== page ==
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TEX@NYY: Beltre's foul ball nearly a three-run homer

NEW YORK -- Michael Young was on first base when Adrian Beltre launched his high fly ball down the right-field line in the eighth inning. Young, who represented the go-ahead run in a one-run game, watched through the wind and rain and hoped for a three-run home run.

"I didn't know what it would do," Young said. "The wind was crazy, the rain was going in five different directions. But at the last minute, the ball made a hard right turn."

It landed just a few feet foul, just to the right of the foul pole. A half-inning later, after Beltre had followed his near homer with an inning-ending double play to end the Rangers' threat, Robinson Cano hit that same foul pole with a two-run home run off Derek Holland that proved to be the game-clinching blow in the Yankees' 5-2 victory over the Rangers at Yankee Stadium.

The Rangers haven't hit a home run in five games. The Yankees hit two on Sunday -- a two-run shot in the first by Mark Teixeira off Holland and Cano's blast in the eighth -- and that sunk the Rangers on a cold, wet, windy Saturday afternoon in the Bronx.

But if Beltre could have hit the foul pole in the top of the eighth to cap off the Rangers' only rally of the afternoon, this one likely would have ended much different.

"Yeah, that's just how it went," Rangers manager Ron Washington said after his team lost for the third time in four games. "Derek did a great job. He really made just a couple mistakes. The homer to Teixeira went to the opposite field, and you really can't fault him for that. But we battled back and got back in it. I'm proud of the way we played."

The game began with the temperature at 46 degrees but with the north wind blowing in from center field at 19-29 mph. The rain began in the fourth inning and was persistent for much of the afternoon despite never coming down hard enough to cause a delay.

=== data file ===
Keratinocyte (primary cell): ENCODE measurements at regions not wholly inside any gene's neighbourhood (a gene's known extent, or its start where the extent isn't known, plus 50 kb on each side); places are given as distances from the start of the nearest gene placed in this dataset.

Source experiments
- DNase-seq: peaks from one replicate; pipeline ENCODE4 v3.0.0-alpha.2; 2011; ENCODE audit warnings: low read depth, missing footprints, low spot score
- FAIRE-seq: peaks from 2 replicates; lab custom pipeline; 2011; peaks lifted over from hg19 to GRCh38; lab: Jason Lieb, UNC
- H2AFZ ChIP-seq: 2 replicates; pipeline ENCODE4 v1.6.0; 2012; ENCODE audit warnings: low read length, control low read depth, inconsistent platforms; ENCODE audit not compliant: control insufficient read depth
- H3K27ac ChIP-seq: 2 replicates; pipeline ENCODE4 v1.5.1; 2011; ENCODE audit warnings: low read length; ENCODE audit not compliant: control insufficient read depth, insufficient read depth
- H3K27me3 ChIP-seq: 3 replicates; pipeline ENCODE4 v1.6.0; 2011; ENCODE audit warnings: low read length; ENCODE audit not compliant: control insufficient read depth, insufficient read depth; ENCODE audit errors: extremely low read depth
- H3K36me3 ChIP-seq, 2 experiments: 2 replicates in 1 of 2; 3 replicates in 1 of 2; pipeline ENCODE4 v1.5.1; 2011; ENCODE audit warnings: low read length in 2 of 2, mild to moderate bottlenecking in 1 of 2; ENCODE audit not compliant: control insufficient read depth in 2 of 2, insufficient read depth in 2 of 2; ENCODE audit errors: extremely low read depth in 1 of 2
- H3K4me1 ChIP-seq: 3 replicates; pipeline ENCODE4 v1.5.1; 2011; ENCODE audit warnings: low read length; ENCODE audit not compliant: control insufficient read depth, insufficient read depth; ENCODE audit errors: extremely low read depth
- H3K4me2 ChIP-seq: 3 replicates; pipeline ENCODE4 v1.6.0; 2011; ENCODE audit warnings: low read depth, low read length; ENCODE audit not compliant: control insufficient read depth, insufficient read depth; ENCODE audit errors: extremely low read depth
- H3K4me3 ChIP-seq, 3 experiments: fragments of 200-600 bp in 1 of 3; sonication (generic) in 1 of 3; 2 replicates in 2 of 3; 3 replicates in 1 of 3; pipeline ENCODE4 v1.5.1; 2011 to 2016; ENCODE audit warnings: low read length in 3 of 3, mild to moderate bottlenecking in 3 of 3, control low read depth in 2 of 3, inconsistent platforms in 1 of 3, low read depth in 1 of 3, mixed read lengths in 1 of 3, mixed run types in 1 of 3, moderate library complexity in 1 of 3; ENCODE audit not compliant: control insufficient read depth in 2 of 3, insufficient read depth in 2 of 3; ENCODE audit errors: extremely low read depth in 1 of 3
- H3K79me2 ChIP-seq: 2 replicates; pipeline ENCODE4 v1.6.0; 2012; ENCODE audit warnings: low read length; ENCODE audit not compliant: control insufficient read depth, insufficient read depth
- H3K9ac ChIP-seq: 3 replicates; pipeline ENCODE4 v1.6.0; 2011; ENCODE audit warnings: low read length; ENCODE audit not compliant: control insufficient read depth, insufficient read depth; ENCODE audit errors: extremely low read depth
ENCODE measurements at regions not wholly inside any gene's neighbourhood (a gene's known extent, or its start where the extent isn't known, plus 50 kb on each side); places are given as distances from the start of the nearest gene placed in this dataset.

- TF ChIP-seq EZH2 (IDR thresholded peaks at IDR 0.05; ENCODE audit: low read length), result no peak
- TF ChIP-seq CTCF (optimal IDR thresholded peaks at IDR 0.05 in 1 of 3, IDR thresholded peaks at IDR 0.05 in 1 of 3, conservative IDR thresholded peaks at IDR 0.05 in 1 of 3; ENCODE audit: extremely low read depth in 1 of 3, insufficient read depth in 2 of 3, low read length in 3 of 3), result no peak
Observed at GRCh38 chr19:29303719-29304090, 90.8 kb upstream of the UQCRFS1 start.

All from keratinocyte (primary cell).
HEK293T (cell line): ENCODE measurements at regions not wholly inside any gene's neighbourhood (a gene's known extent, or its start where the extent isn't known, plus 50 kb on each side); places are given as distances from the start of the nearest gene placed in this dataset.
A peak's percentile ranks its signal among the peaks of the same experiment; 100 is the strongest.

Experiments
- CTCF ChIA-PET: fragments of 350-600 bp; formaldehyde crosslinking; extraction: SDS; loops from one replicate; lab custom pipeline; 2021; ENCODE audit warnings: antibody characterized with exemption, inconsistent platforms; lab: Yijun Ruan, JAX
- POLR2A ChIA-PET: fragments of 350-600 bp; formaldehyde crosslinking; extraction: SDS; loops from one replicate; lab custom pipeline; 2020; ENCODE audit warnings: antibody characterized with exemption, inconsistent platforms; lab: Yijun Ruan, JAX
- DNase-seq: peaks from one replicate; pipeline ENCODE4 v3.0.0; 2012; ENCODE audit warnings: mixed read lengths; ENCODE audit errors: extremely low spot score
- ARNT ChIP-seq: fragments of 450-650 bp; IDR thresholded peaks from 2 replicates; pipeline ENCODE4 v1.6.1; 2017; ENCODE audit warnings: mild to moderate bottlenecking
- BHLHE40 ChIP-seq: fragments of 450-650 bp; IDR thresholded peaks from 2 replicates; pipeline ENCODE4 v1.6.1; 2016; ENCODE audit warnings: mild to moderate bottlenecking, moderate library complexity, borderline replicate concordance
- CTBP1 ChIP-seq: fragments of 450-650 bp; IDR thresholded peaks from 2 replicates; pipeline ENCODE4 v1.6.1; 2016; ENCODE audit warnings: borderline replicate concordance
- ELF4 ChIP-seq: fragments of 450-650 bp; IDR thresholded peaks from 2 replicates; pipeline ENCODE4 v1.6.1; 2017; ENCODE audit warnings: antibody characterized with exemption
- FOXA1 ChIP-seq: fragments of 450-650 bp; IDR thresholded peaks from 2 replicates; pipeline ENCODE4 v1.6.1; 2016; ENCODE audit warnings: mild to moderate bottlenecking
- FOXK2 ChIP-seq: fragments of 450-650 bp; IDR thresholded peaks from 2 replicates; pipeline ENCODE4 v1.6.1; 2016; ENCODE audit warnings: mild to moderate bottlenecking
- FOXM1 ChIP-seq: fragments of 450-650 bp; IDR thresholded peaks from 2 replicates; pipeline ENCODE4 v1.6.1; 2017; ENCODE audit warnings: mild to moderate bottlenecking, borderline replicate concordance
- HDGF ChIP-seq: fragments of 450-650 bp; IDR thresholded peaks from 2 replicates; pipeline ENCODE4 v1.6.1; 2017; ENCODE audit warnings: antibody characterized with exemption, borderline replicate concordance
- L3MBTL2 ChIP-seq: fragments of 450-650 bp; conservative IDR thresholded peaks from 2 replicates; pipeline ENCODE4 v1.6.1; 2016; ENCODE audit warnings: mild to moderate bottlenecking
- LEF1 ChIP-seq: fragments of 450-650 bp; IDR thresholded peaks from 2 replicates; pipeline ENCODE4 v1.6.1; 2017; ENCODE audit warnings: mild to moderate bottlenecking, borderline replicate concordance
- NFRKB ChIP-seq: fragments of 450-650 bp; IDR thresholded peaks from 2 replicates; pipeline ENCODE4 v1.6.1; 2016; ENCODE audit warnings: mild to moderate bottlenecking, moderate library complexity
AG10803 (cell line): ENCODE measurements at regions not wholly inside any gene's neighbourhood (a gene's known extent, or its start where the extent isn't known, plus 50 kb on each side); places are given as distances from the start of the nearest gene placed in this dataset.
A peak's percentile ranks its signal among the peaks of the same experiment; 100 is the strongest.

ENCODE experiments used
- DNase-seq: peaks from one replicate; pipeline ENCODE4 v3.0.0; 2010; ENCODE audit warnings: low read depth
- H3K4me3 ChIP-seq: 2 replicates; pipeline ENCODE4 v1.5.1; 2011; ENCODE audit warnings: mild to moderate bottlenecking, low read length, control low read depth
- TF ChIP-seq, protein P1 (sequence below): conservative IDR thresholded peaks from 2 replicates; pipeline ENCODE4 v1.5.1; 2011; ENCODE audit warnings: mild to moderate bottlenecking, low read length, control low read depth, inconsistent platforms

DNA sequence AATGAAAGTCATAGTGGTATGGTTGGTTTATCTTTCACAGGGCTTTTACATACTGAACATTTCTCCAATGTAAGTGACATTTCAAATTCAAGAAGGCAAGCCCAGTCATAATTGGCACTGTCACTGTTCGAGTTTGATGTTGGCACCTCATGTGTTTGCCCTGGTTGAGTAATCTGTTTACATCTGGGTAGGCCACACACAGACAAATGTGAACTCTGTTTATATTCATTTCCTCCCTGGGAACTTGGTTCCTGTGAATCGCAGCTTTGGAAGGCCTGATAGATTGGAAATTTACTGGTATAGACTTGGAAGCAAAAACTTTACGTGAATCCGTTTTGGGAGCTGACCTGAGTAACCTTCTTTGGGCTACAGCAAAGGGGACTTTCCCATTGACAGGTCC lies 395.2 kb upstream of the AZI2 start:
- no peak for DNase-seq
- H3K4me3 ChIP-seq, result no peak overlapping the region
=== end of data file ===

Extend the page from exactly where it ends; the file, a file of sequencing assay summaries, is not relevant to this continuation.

"It was miserable out there," center fielder Julio Borbon said.

"The wind was brutal," outfielder David Murphy said.

But Holland, outpitched by Yankees starter Freddy Garcia, refused to blame the outcome on the climate.

"I didn't want it to be an excuse, so I didn't let it bother me," Holland said.

The Rangers were one pitch away from getting eight complete innings from their starter for the second straight night. Washington said Holland would have done it, too, if not for leaving a slider up for Cano.

"If he throws it down and away in the dirt, Cano rolls it over," Washington said. "Instead, he left it up in the zone. It was the right pitch, he just didn't execute it."

Holland, down 3-2, was trying to keep it a one-run game and give the Rangers one more chance against Yankees closer Mariano Rivera in the ninth. He retired Nick Swisher on a grounder to begin the inning, gave up a single to Teixeira and struck out Eric Chavez. Holland, at that point, was over 110 pitches and Washington had Darren Oliver ready in the bullpen.

But he stuck with Holland against Cano, who was 0-for-3 with two grounders and a strikeout on the afternoon.

"Derek was still strong," Washington said. "He had been getting Robinson all night. I thought he was throwing the ball well. I wasn't trying to send any messages. He made the right pitch but just missed it."

The pitch was a 2-1 slider, and Cano hit it deep down the right-field line. But, unlike Beltre's shot, this one didn't make any last-minute course adjustments.

"I thought it would be foul," Holland said. "I wanted it to be a ground ball, but basically we weren't going to give him anything good to hit. I felt really good. I had everything going for me. One pitch got away from me. But if you throw 100 pitches, you're not going to be perfect with every one of them."

The Rangers biggest problem was not doing anything against Yankees starter Freddy Garcia. He held them scoreless on two singles and a walk through six innings. The Rangers, down 3-0, didn't get an extra-base hit until Mitch Moreland led off the eighth with a double off Yankees reliever Rafael Soriano.

A one-out walk to Ian Kinsler, followed by singles from Elvis Andrus and Young made it 3-2. Then Beltre, after just missing the three-run home run, grounded into an inning-ending double play.

In their last six games, the Rangers are hitting just .223 with two home runs and 18 runs scored. They are hitting .229 with runners in scoring position.

"You don't want to take credit away from the other pitcher when he pitched a good game, but we expect better out of ourselves," Kinsler said. "We're keeping ourselves in ballgames, and that's the way to win. We feel as a group we'll break out eventually."

A three-run home run from Beltre might have helped to do just that. The wind decided otherwise.

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